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More Than Ever, We Need Mícheál Ó Muircheartaigh's Voice In Our Lives

More Than Ever, We Need Mícheál Ó Muircheartaigh's Voice In Our Lives

The voice of the summer is mourning its absence.

In the ten years since he stepped away from inter-county broadcasting, Mícheál Ó Muircheartaigh had built the perfect GAA life. The Kerryman had always maintained he never missed the games post-retirement because he just kept going to them.

For generations, his consolatory commentary was synonymous with championship exertions. A career that started simply in 1949 with the Railway Cup final finished fittingly in 2010 amidst a storm of tributes and appreciation.

Competitive GAA action and a veteran commentator; one belonged with the other.

Mícheál Ó Muircheartaigh

For the first time in over 70 years, that is not possible.

"Like lots of people, I was looking forward to the great summer of hurling and football and racing," he says.

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"Nobody could ever visualise this. No one could even consider it. Something would destroy sport and other pastimes for a long spell. But, it has come.

"Once I heard about it and 'Anyone over 70' ... I was a bit over 70 at the time - still am ... 'They must cocoon.' A new word to me really. I looked it up and straight away I got the Irish word for it which is lovely.

"Cluthar means nice and cosy. That's what we are now, you are inside the gates. I am inside the gates since last March."

Ó Muircheartaigh is speaking ahead of Chapter Four of AIB’s 'The Toughest Summer,' a documentary which tells the story of Summer 2020 and the unprecedented halt of Gaelic Games. Chapter Four - available on AIB's YouTube channel from 1pm on Thursday 13 August - features one of Cusack Park's most famous stalwarts, Pádraig Mac Mathúna. For Pádraig, Mícheál and many people like them, those games were not an isolated event but a focal point. Fuel for the week.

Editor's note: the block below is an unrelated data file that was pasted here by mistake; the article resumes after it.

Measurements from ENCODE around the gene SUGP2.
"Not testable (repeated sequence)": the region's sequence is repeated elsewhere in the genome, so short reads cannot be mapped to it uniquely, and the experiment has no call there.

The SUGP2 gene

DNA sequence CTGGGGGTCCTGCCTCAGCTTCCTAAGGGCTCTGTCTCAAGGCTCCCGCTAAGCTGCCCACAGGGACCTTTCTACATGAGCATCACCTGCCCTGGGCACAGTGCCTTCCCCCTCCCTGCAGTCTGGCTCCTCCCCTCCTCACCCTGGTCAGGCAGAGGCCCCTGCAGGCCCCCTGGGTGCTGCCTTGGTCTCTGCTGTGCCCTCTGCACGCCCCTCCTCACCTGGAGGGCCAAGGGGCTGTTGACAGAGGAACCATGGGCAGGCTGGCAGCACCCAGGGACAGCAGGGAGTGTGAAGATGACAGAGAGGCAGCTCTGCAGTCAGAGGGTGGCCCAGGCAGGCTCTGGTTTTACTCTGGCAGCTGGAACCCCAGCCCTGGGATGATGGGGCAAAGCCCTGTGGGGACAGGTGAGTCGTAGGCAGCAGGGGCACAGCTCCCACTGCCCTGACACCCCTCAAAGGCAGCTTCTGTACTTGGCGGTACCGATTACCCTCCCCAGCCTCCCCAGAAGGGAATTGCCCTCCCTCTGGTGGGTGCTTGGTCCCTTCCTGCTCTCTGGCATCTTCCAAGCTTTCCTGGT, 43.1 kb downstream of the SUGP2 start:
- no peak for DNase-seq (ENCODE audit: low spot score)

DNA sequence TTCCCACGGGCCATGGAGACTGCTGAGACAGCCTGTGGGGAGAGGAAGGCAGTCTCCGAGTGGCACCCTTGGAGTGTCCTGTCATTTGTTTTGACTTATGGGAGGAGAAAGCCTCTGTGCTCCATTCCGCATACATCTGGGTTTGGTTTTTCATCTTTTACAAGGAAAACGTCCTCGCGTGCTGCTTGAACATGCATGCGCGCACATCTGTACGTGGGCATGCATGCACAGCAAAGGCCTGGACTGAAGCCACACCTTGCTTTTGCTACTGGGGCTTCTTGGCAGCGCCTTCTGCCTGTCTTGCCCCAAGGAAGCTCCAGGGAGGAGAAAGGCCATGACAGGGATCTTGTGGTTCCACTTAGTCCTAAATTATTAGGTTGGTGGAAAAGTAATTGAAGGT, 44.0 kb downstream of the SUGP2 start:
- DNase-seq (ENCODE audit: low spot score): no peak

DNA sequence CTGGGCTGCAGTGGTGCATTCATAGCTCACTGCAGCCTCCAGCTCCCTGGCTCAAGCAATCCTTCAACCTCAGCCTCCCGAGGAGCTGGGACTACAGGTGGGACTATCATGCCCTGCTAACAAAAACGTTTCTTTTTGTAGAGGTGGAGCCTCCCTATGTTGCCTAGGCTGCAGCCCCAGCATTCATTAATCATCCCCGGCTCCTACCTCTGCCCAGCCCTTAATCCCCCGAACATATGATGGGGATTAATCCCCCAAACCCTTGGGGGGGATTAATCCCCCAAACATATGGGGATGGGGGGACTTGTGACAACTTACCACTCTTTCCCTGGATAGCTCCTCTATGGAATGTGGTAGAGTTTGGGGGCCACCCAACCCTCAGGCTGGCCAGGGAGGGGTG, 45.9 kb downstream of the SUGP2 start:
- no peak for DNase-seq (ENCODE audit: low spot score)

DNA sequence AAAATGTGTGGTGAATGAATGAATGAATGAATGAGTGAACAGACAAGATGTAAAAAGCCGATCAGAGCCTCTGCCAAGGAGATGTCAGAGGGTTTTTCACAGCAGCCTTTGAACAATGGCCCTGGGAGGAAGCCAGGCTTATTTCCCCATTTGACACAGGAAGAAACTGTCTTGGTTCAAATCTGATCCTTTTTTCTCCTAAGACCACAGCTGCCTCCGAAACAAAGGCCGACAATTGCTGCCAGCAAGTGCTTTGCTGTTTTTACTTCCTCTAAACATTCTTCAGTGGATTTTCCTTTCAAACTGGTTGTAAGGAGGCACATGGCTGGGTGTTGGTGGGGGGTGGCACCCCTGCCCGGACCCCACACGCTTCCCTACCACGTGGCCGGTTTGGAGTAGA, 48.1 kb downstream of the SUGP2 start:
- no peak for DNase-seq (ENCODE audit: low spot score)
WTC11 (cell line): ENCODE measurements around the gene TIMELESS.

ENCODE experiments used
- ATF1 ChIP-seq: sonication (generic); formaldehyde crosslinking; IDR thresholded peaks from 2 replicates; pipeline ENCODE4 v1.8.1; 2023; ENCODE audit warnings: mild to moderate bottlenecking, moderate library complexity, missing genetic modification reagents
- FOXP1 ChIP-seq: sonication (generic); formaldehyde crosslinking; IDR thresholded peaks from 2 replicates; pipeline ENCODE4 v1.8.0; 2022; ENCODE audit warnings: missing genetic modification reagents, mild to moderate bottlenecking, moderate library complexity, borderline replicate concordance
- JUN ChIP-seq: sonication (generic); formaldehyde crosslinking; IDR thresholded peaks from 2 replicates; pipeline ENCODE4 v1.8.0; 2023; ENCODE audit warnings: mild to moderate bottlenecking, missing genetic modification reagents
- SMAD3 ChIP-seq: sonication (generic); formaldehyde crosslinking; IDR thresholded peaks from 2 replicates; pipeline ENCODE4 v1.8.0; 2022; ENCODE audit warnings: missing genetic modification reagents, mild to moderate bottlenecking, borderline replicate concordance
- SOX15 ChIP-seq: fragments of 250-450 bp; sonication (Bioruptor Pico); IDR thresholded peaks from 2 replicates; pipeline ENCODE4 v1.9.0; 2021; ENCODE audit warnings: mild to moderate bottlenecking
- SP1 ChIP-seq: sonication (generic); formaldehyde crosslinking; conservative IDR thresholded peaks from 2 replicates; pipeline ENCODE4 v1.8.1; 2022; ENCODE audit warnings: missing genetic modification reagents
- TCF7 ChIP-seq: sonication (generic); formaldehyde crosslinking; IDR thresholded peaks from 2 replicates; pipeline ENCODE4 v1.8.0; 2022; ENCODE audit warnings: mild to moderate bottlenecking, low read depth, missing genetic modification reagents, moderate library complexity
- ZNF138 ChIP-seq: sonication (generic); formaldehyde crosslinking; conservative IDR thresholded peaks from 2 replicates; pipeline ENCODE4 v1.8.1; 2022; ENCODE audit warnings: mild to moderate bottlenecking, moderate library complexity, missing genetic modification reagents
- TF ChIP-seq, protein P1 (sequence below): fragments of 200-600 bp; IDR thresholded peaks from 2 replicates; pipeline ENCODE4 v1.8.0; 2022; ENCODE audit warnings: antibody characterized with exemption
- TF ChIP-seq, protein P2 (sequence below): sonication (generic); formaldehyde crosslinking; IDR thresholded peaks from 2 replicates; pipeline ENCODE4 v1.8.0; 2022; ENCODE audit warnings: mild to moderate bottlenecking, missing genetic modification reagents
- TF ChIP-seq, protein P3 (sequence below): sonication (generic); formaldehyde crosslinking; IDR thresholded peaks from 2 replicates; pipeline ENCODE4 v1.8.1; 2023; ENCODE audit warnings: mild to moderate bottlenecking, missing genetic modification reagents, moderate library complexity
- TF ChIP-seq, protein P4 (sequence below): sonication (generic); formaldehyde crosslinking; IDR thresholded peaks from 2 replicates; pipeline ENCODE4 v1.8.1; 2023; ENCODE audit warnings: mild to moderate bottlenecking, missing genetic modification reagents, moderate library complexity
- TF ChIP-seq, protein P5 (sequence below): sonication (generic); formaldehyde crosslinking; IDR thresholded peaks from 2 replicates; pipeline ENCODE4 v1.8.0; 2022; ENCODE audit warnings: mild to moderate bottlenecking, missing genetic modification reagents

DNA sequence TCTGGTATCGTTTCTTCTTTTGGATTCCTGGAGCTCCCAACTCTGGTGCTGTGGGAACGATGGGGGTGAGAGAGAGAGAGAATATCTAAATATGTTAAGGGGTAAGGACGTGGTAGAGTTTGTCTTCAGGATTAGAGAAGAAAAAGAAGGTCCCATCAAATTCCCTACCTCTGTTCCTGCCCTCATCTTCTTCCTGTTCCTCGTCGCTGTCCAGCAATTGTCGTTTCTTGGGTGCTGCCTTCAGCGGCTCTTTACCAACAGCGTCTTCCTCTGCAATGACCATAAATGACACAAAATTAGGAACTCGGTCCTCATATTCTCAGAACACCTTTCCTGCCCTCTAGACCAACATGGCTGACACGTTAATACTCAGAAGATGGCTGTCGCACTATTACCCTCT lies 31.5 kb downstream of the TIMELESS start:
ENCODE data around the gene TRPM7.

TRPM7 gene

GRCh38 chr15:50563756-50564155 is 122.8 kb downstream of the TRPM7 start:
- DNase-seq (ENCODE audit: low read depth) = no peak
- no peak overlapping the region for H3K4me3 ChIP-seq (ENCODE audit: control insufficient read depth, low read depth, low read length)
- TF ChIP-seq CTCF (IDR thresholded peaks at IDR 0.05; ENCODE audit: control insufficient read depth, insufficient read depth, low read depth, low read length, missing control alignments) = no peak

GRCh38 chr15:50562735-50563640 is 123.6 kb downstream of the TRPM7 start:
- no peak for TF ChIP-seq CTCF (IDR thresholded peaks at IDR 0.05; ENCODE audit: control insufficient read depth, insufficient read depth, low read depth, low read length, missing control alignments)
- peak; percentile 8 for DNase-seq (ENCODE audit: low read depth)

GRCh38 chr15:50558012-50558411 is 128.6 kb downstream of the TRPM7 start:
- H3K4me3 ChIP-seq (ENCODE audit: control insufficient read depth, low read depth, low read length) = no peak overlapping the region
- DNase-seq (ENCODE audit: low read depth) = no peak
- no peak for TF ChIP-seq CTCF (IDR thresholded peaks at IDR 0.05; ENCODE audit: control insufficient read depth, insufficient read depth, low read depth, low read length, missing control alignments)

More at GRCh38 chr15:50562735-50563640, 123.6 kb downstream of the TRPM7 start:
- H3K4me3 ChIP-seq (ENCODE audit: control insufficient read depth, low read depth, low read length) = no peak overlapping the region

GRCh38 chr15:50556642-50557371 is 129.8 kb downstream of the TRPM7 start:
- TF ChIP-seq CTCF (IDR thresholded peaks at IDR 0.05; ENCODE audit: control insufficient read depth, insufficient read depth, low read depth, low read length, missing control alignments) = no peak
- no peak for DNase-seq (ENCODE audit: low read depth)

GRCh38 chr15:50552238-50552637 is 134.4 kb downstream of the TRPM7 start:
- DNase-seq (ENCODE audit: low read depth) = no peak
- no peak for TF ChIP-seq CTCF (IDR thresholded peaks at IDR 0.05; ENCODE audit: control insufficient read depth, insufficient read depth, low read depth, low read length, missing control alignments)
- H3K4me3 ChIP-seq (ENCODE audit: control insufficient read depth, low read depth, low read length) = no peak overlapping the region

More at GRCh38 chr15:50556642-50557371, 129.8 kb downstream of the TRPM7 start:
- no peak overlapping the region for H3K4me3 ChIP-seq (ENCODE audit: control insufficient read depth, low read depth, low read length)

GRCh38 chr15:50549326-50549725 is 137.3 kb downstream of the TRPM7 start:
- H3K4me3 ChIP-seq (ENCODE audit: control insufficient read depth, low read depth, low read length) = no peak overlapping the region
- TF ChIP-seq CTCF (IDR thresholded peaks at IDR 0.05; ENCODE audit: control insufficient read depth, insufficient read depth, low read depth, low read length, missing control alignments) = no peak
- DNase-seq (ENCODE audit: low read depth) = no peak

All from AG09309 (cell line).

"I miss the games. All along in my mind, I know I was going to broadcast the games, but I was going to a game. Nobody is certain of anything until a game is over. It was great to look forward to them. People like to talk about it. As a race, we’d hate if they run off an All-Ireland in five or six weeks. You wouldn’t have time to discuss all that is to be discussed.

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I remember one time I was down in Mayo at a Connacht championship final that they won. It was a replay. They were to go to a semi-final. Later that evening I met a friend of mine and started talking about the match.  I realised we were an hour and a half talking. 'I’ll have to head off now.'

His reply was ‘isn’t it an awful pity we have only one week to look forward to it.’

"People would be looking forward. Trying to figure out what will the team be. 'Will there be changes? Did you hear anything? I hear there are a few good young fellas.' The same in every county. Looking forward is part of it. It is not just something that starts at half three and finishes at five. The build-up is important, so is the build down after it.

"To be faced with a year with none of that, nothing. I haven’t seen a Kerry player since the month of February. There are lots of people like me. We are taking it nice and easy. You have to be patient, there is no point worrying about it. Worry solves nothing."

The day will come when we can once again collectively journey to a game. It is that journey that he lives for. Mixing and mingling.